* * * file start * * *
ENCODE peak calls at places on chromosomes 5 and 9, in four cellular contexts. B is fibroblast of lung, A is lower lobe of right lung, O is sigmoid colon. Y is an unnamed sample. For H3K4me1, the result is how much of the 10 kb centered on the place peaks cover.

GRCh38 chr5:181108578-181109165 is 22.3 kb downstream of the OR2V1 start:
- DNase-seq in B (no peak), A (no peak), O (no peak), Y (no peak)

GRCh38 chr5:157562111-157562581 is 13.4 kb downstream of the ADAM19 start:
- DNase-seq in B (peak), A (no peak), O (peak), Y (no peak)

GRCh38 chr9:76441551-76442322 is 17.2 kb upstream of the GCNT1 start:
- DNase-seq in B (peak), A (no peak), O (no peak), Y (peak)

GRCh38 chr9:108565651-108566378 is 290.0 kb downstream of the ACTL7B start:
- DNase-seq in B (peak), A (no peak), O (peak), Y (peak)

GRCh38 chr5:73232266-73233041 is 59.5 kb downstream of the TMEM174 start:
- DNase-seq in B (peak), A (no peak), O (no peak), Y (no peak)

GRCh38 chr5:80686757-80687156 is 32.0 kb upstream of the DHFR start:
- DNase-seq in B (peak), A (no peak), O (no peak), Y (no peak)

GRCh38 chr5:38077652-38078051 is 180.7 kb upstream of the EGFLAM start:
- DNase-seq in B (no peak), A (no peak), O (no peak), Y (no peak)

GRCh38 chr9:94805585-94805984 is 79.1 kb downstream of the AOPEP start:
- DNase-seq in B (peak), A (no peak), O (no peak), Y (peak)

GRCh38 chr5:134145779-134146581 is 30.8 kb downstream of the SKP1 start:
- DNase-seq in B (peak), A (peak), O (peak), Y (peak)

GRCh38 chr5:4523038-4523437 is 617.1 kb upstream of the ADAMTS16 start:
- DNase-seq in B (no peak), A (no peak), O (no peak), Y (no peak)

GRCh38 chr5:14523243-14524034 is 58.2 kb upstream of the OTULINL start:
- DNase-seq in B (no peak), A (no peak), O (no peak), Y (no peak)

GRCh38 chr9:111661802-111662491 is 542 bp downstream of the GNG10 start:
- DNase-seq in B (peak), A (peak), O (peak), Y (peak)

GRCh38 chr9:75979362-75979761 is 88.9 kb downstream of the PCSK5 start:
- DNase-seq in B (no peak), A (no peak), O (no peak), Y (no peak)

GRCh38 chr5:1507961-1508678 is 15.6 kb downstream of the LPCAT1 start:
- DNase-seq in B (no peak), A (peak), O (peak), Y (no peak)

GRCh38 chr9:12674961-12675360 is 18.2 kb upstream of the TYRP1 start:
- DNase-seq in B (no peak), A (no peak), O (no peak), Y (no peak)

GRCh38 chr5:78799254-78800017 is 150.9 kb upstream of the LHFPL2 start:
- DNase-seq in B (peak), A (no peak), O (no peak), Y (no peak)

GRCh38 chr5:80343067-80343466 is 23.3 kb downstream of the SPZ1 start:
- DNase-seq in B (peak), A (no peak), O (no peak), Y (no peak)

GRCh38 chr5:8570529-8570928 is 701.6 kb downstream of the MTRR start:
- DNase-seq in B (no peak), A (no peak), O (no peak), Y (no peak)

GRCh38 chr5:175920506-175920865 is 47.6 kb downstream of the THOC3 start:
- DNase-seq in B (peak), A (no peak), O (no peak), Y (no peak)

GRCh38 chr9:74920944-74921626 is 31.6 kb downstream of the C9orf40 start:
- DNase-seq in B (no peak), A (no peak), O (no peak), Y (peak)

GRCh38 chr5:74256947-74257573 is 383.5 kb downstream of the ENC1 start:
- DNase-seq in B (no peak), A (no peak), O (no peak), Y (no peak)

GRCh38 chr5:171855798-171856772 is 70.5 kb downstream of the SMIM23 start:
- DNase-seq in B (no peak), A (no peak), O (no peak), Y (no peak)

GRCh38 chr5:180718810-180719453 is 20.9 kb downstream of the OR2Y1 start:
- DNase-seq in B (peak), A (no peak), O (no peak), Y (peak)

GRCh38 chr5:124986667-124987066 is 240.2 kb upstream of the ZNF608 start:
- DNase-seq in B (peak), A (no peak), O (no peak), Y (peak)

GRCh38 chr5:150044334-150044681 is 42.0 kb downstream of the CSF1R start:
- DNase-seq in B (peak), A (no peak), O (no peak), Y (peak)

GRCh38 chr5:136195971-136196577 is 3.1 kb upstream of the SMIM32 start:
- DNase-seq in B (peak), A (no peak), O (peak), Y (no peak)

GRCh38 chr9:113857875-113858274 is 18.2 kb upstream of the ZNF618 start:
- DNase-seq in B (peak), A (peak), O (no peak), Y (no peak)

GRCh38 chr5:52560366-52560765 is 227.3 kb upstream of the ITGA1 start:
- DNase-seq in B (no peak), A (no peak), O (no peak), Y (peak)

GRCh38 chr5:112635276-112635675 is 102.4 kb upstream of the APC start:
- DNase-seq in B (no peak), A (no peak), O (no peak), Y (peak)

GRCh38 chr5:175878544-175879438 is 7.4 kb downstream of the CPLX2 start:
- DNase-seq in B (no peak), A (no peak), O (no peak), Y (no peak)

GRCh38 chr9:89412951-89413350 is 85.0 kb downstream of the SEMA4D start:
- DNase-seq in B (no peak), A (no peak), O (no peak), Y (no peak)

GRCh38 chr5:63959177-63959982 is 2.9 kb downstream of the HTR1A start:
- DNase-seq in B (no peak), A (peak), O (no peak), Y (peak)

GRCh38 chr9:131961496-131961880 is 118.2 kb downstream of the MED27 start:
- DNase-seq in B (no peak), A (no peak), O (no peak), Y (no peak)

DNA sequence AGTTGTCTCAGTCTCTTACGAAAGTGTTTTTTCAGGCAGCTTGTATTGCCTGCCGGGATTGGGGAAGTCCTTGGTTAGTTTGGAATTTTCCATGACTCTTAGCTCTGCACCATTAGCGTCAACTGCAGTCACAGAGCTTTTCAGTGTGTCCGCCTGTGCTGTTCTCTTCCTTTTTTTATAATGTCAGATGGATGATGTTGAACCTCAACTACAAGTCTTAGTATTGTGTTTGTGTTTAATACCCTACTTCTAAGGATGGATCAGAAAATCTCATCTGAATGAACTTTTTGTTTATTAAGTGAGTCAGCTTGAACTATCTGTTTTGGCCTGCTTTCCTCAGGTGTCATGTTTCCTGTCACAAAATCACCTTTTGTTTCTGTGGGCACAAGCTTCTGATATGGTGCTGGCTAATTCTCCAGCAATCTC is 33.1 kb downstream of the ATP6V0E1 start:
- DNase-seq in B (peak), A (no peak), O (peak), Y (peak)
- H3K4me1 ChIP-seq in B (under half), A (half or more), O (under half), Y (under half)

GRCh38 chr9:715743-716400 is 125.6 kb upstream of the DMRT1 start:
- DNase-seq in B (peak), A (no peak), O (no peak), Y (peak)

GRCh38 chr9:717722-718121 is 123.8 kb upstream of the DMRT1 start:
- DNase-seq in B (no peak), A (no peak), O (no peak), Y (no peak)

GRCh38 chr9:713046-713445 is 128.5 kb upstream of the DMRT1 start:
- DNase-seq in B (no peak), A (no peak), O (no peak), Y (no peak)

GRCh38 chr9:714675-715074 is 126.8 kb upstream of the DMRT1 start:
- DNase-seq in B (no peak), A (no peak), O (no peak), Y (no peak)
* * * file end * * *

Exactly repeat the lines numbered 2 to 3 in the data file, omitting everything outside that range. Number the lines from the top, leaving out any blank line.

GRCh38 chr5:181108578-181109165 is 22.3 kb downstream of the OR2V1 start:
- DNase-seq in B (no peak), A (no peak), O (no peak), Y (no peak)